The Movie Binge

Review: Who Killed The Electric Car?


While it's a zippy and pleasant film to watch, there's also an infuriating smugness to Who Killed The Electric Car? that's rather difficult to ignore. During the sequences in which the electric car in question (specifically, the General Motors Saturn EV-1; other contemporaneous models are mentioned, but given less focus) is introduced to the audience, there's an undeniable thrill as the camera lingers on its remarkable design and its admirable speed (the speedometer, shooting above 70 and 80 mph with mythbusting frequency, is pointedly placed front and center during many of the action shots), and you really do find yourself thinking "Why did I never get a chance to buy this car?" But like any ideological documentary, the film has a point to make, and there's a lot of information that needs to be kept out of the shot to get there. While the film is basically open about the car's limited geographic range (somewhere between 80 and 120 miles on a single charge; various experts spout inconsistent numbers throughout the film that are never backgrounded against any kind of authoritative data), justifiably pointing out the fact that such a range is more than sufficient for the majority of drivers, other crucial details are glossed over entirely. A brief mention of recurring battery-failure problems in the initial release of EV-1s is brushed aside with the claim that GM could have used better batteries if it had wanted to, rather than pausing for any discussion of what was actually happening inside those batteries and whether or not those failures were rooted in design or manufacturing; and a sequence about the limited mechanical service needs of the EV-1 castigates "the automobile industry" for overreliance on the profit chain of spare-parts manufacture, while glibly ignoring the fact that an entire service economy that employs thousands would collapse if such cars became widespread.

Of course, that's not necessarily a bad thing in the long run if a better alternative is legitimately available, but the film's relentless boosterism has no time for serious analysis of just what the wholesale adoption of the electric car really would have meant for the auto industry and the culture at large, beyond "cleaner air" and a sense that those fat-cats in Detroit really deserve to have it stuck to 'em. If one takes a moment to think about what a seismic shift the truly ubiquitous electric automobile would cause not only in the automobile industry, but in the entire world economy, then it's hardly surprising that GM and the oil industry worked so hard, if so short-sightedly, to kill it! The film is certainly convincing in showing the methods that GM used to sabotage the adoption of its own product, and the filmmakers and activists portrayed are entirely right to be perturbed by the crippling of a clearly important technological innovation, but the smarmy tone that both adopt is off-putting not only to their adversaries but to a thinking audience as well. A little less righteous indignation and a little more serious analysis would have done the film a world of good, as it has successfully identified what could have been a watershed in the history of Western industry and American politics, but the filmmakers' heavy hands fumbled the delicate work of fully exposing the issue in order to conjure up an ostensibly charming David-vs.-Goliath narrative. The one exception, which keeps the film's second half from slipping entirely into empty posturing, is a smart and substantive explanation of why hydrogen fuel cell technology is a non-starter in the automotive industry's attempts to grab environmental credibility. More time spent addressing issues like that would've made for a much stronger documentary, but I guess all of us angry liberals like our rabble-rousing a bit too much to take the time...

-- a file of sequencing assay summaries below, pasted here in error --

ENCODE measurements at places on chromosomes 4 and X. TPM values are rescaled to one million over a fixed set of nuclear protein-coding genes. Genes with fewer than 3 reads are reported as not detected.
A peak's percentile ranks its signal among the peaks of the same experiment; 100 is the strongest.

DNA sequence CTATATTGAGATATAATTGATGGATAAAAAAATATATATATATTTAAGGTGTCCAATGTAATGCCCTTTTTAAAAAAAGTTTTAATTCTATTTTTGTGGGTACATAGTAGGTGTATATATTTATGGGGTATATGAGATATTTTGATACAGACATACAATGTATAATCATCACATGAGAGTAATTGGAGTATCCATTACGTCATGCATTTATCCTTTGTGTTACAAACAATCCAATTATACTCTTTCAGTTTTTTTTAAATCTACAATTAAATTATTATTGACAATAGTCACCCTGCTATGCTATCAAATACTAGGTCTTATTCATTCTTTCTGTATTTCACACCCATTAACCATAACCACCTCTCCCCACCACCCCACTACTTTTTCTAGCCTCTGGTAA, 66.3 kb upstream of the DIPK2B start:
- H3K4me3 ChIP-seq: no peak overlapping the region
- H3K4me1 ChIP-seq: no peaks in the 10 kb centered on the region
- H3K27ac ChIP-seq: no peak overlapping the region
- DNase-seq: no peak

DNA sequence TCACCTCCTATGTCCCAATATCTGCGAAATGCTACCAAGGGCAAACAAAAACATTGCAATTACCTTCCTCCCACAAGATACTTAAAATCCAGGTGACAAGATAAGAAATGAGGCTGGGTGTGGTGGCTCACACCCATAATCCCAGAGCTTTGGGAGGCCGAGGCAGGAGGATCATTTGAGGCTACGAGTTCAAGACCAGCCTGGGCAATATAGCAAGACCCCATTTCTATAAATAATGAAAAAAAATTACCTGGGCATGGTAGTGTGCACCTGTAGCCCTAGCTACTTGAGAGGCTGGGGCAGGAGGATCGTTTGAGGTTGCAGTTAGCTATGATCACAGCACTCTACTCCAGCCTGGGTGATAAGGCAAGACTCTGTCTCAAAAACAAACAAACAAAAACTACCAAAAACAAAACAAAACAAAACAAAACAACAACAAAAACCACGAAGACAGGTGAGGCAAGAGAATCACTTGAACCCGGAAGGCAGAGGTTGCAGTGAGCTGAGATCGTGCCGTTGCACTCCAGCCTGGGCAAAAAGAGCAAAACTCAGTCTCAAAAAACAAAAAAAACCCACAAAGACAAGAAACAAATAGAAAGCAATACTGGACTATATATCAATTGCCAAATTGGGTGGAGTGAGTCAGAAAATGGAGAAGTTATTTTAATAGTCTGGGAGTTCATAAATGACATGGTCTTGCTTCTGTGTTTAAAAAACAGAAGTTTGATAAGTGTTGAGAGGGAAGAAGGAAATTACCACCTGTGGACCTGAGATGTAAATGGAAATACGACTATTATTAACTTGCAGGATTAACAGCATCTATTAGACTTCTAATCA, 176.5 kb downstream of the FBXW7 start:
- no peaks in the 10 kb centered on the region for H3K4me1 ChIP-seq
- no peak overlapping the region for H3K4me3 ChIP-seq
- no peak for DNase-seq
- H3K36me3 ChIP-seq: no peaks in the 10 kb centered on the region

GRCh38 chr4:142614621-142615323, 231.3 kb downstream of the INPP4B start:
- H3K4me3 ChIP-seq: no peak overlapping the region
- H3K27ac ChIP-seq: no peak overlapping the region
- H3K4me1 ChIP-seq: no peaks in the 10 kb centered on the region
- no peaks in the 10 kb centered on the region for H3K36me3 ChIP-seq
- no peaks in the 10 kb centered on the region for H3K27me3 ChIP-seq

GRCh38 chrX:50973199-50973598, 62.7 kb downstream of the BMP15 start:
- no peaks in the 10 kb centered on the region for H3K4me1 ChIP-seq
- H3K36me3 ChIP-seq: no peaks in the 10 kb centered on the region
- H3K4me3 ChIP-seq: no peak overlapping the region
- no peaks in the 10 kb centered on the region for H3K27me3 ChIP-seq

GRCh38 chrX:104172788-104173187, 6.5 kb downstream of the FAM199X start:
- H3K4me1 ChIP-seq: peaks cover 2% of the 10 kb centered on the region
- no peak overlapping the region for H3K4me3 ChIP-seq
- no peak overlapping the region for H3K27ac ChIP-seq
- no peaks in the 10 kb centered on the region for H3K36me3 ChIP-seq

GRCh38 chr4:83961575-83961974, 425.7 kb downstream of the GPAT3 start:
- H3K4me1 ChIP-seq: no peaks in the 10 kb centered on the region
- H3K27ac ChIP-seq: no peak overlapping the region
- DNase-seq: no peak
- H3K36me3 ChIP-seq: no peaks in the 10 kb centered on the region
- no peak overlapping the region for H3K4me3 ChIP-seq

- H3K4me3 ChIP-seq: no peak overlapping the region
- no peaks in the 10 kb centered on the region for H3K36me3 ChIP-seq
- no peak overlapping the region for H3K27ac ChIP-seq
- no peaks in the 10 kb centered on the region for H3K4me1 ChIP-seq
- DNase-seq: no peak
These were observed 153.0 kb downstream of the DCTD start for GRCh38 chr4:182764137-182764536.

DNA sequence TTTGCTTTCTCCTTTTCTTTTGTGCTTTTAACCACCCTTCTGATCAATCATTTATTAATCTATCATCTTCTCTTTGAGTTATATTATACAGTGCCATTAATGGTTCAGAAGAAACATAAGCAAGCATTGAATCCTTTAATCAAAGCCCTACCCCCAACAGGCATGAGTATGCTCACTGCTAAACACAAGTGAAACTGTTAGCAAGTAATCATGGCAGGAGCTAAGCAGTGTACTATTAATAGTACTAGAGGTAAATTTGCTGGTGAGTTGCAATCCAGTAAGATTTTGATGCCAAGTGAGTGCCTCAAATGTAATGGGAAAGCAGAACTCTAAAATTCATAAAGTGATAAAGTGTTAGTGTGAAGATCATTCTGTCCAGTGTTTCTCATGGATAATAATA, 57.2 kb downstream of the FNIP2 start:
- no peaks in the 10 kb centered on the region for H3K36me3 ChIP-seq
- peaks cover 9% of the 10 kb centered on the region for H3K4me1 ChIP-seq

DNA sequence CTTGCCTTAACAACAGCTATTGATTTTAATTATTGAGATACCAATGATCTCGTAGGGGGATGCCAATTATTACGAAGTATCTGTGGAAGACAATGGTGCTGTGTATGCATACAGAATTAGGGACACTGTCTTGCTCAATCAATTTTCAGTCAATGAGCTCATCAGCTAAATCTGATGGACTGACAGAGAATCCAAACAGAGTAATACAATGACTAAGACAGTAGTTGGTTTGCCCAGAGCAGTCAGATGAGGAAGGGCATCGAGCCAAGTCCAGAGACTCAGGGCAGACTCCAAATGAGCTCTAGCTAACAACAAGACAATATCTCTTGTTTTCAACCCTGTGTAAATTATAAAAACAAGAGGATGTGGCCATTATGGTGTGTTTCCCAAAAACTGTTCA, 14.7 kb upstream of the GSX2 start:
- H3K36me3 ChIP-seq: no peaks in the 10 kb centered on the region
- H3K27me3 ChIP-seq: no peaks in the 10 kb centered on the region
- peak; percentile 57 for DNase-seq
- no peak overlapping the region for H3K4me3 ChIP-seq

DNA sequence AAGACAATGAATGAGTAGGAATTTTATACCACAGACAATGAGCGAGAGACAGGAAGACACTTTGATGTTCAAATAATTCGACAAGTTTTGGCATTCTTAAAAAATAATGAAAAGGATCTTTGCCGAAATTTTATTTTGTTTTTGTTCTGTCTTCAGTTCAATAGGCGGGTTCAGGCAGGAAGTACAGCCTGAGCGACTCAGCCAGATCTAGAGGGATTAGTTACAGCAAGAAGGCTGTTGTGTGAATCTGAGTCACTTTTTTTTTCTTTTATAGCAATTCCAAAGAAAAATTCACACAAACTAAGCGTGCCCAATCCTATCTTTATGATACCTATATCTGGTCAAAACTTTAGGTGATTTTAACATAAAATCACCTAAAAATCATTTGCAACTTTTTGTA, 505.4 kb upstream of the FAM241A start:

I can tell you never watched the "Special Features" on the DVD.

The batteries did die on the first gen EV's, because of poor engineering. If they had monitored the battery temperature while charging those problems would have never happened.

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